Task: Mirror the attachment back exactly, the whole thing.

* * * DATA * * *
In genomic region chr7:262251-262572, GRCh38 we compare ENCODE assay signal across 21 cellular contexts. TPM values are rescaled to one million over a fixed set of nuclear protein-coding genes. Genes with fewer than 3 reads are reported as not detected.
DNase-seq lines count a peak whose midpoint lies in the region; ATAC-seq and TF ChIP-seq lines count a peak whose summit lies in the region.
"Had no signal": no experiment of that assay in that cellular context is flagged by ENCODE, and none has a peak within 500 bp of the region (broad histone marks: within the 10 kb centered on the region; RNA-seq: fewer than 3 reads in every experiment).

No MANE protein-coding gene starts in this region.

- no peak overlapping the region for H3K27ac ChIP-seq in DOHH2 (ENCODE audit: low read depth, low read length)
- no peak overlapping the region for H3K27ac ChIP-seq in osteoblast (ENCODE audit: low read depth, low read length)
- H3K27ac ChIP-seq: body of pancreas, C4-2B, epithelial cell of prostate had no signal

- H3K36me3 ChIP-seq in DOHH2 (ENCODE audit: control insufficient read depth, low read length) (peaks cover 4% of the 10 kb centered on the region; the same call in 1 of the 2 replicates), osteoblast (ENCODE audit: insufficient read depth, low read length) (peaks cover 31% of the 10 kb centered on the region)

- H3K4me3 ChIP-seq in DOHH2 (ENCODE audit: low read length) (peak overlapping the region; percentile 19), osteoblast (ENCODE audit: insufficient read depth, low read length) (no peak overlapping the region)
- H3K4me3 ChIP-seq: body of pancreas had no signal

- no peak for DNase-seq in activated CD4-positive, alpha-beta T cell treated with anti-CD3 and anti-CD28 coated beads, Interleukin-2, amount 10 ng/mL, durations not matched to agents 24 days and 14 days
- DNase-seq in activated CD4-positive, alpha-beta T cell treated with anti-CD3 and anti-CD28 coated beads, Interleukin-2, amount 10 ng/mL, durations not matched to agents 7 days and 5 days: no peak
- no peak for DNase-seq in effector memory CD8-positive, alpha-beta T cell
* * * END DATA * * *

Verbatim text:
In genomic region chr7:262251-262572, GRCh38 we compare ENCODE assay signal across 21 cellular contexts. TPM values are rescaled to one million over a fixed set of nuclear protein-coding genes. Genes with fewer than 3 reads are reported as not detected.
DNase-seq lines count a peak whose midpoint lies in the region; ATAC-seq and TF ChIP-seq lines count a peak whose summit lies in the region.
"Had no signal": no experiment of that assay in that cellular context is flagged by ENCODE, and none has a peak within 500 bp of the region (broad histone marks: within the 10 kb centered on the region; RNA-seq: fewer than 3 reads in every experiment).

No MANE protein-coding gene starts in this region.

- no peak overlapping the region for H3K27ac ChIP-seq in DOHH2 (ENCODE audit: low read depth, low read length)
- no peak overlapping the region for H3K27ac ChIP-seq in osteoblast (ENCODE audit: low read depth, low read length)
- H3K27ac ChIP-seq: body of pancreas, C4-2B, epithelial cell of prostate had no signal

- H3K36me3 ChIP-seq in DOHH2 (ENCODE audit: control insufficient read depth, low read length) (peaks cover 4% of the 10 kb centered on the region; the same call in 1 of the 2 replicates), osteoblast (ENCODE audit: insufficient read depth, low read length) (peaks cover 31% of the 10 kb centered on the region)

- H3K4me3 ChIP-seq in DOHH2 (ENCODE audit: low read length) (peak overlapping the region; percentile 19), osteoblast (ENCODE audit: insufficient read depth, low read length) (no peak overlapping the region)
- H3K4me3 ChIP-seq: body of pancreas had no signal

- no peak for DNase-seq in activated CD4-positive, alpha-beta T cell treated with anti-CD3 and anti-CD28 coated beads, Interleukin-2, amount 10 ng/mL, durations not matched to agents 24 days and 14 days
- DNase-seq in activated CD4-positive, alpha-beta T cell treated with anti-CD3 and anti-CD28 coated beads, Interleukin-2, amount 10 ng/mL, durations not matched to agents 7 days and 5 days: no peak
- no peak for DNase-seq in effector memory CD8-positive, alpha-beta T cell